For two weeks I sat around trying to find excuses to drive a 2012 Kia Optima Hybrid I had. Sadly, I couldn’t find many.

When I drive a press car, I own that car for the time that I have it. It’s something I’m very adamant about. It is, after all, the only real job I know. I’m a car critic, reviewer, idiot, whatever you’d like to call me. I don’t dismantle bombs, nor do I preform surgery on sick children. Nope, I drive the hell out of a car in order to tell you, my faithful reader, whether it’s okay to spend your hard earned money on.

Such is the dilemma that I had with the 2012 Kia Optima Hybrid recently. A beautiful car, and, in my mind, the Optima in general is the best car in the world for 30-grand or less. I’d have it over any car in its segment. Maybe not the Ford Fusion, only because I haven’t driven it yet.

I’m mildly obsessed with Kia these days. Why? Because I used to sell them at a dealership in the days when I had to make up reasons in my own head why they were good enough to allow someone to buy one. I never came up with one single reason why anyone should buy a Kia over anything else, or a used bicycle. The latter being more reliable.

Now, though, Kia are at the top of their game. A game that’s not too far off from Honda and Toyota. I have respect, and I give them props every chance I can. They’ve fought their way up a mountain not unlike the US troops in Normandy, France on D-Day, or officially called Operation Neptune. Toyota and Honda were always at the top of the beach taking out any competition they could. They had the high ground, and over the years Toyota and Honda earned the right to be at the top of that hill. But here come Kia and Hyundai, charging up as hard as they could from the ’90s to the mid-2000s. They were bad… just plain bad.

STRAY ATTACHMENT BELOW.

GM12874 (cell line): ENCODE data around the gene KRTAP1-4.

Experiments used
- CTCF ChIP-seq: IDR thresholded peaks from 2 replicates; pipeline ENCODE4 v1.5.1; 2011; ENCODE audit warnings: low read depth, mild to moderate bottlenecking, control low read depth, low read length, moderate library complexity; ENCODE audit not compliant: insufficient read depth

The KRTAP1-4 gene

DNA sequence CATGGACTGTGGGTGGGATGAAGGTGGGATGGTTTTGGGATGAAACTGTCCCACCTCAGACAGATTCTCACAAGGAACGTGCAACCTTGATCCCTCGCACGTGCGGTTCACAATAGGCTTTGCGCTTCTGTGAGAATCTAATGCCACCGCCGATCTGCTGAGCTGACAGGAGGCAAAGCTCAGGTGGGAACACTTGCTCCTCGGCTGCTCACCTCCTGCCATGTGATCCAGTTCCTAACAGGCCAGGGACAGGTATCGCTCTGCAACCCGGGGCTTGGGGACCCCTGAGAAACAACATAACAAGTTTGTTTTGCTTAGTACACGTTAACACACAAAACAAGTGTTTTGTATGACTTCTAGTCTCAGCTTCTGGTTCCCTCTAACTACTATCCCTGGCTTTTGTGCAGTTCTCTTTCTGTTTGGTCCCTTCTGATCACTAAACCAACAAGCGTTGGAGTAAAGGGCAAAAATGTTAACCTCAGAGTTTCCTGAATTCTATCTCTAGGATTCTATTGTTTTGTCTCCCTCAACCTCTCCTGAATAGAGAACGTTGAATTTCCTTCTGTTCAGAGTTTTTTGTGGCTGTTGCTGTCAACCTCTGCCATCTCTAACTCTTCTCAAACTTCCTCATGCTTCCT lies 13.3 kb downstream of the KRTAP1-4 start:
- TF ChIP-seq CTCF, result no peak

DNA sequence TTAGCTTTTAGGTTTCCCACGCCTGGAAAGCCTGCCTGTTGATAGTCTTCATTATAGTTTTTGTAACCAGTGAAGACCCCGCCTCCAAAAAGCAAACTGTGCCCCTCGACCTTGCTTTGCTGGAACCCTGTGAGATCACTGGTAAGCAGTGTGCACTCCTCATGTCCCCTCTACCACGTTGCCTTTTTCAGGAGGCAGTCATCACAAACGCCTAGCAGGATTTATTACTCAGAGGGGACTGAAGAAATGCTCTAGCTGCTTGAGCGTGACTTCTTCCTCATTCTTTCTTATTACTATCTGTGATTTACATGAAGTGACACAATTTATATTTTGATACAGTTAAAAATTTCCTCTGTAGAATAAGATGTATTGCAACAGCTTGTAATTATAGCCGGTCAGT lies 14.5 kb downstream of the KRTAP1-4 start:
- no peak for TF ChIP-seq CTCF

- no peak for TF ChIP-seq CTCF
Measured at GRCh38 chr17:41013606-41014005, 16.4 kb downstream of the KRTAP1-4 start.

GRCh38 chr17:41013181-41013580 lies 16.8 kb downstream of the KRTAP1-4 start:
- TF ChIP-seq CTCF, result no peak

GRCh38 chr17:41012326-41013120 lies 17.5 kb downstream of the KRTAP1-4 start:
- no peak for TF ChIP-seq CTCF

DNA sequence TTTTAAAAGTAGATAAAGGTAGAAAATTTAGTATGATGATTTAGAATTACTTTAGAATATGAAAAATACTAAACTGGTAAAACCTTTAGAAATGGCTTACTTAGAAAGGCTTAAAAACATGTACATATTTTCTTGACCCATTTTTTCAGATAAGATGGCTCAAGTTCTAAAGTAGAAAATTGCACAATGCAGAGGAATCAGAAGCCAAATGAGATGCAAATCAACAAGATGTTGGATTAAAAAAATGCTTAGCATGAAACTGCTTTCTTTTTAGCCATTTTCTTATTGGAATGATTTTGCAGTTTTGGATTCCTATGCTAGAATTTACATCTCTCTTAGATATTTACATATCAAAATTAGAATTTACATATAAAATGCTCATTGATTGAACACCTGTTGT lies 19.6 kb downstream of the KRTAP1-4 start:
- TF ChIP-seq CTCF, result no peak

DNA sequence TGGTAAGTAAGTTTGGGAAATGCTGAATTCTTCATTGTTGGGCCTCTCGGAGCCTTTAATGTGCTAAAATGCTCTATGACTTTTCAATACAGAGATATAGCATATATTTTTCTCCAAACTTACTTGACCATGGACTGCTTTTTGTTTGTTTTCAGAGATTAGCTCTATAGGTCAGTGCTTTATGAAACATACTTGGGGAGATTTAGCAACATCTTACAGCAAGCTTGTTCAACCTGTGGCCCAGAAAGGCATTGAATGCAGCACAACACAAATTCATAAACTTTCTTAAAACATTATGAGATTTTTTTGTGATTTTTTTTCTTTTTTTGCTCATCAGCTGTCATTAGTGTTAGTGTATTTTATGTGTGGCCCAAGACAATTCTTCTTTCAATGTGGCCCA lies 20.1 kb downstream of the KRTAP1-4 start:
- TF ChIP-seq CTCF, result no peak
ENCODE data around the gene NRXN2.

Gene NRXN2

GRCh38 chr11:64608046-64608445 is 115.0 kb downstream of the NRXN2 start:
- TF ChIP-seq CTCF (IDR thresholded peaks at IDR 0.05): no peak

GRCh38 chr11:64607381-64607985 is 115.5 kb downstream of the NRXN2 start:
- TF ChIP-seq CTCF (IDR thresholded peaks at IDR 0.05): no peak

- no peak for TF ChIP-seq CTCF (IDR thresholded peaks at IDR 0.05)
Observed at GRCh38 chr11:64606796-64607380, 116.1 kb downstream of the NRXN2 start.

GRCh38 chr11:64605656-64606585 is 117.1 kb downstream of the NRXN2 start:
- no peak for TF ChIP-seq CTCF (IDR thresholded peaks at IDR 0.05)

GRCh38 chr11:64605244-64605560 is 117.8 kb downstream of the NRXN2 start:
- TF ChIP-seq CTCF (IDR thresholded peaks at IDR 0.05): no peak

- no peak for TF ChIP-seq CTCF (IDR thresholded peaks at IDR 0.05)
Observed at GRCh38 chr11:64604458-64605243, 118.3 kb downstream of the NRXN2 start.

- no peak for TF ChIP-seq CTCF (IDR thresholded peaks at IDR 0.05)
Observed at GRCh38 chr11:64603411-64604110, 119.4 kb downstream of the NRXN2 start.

Then finally, with a little leadership and creativity, like Tom Hanks and his Rangers in Saving Private Ryan, they got up that beach and made fast movements to take out the holders of those dunes. This is a story all too similar to that of Kia. Over the last 5-6 years they’ve made extreme changes in their makings and dealings of cars. They look, sound, smell and feel better in every way. They’re better made, and they go up against the competition like they never have before.

Now, just for the sake of the lawyers, I’m not saying Toyota and Honda were or are anything like the Nazi army. Just using a historical situation we’re all familiar with.

That is the case with the Kia Optima, but unfortunately not the Optima Hybrid. You see, this is Kia’s first shot at the Hybrid badge, and it’s not terrible out of the gate, but it’s not good, either. A couple of years ago Kia sent me their brand new 2011 Optima EX to evaluate, and man was it good. At $27,440 it is, without question, a car with no equal in terms of bang for buck. I averaged about 38-40 mpg in combined city and highway driving, which goes against what the EPA claimed; it exceeded their estimations.

The electric motor adds 40.2 horsepower and 151.2 lb-ft of torque on the Optima Hybrid.

So you’d expect adding a hybrid motor would make it better, right? In this case, no. The 2012 Kia Optima Hybrid is a great looking car, an incredible value when it comes to features, fit and finish. However, I, for some odd reason, couldn’t seem to average more than 32-33 mpg between city and highway driving. This means that at $32,500 as-tested, you’re paying $5,060 for about 5 fewer miles to the gallon. The EPA claim 34 mpg city and 39 mpg highway. Uh…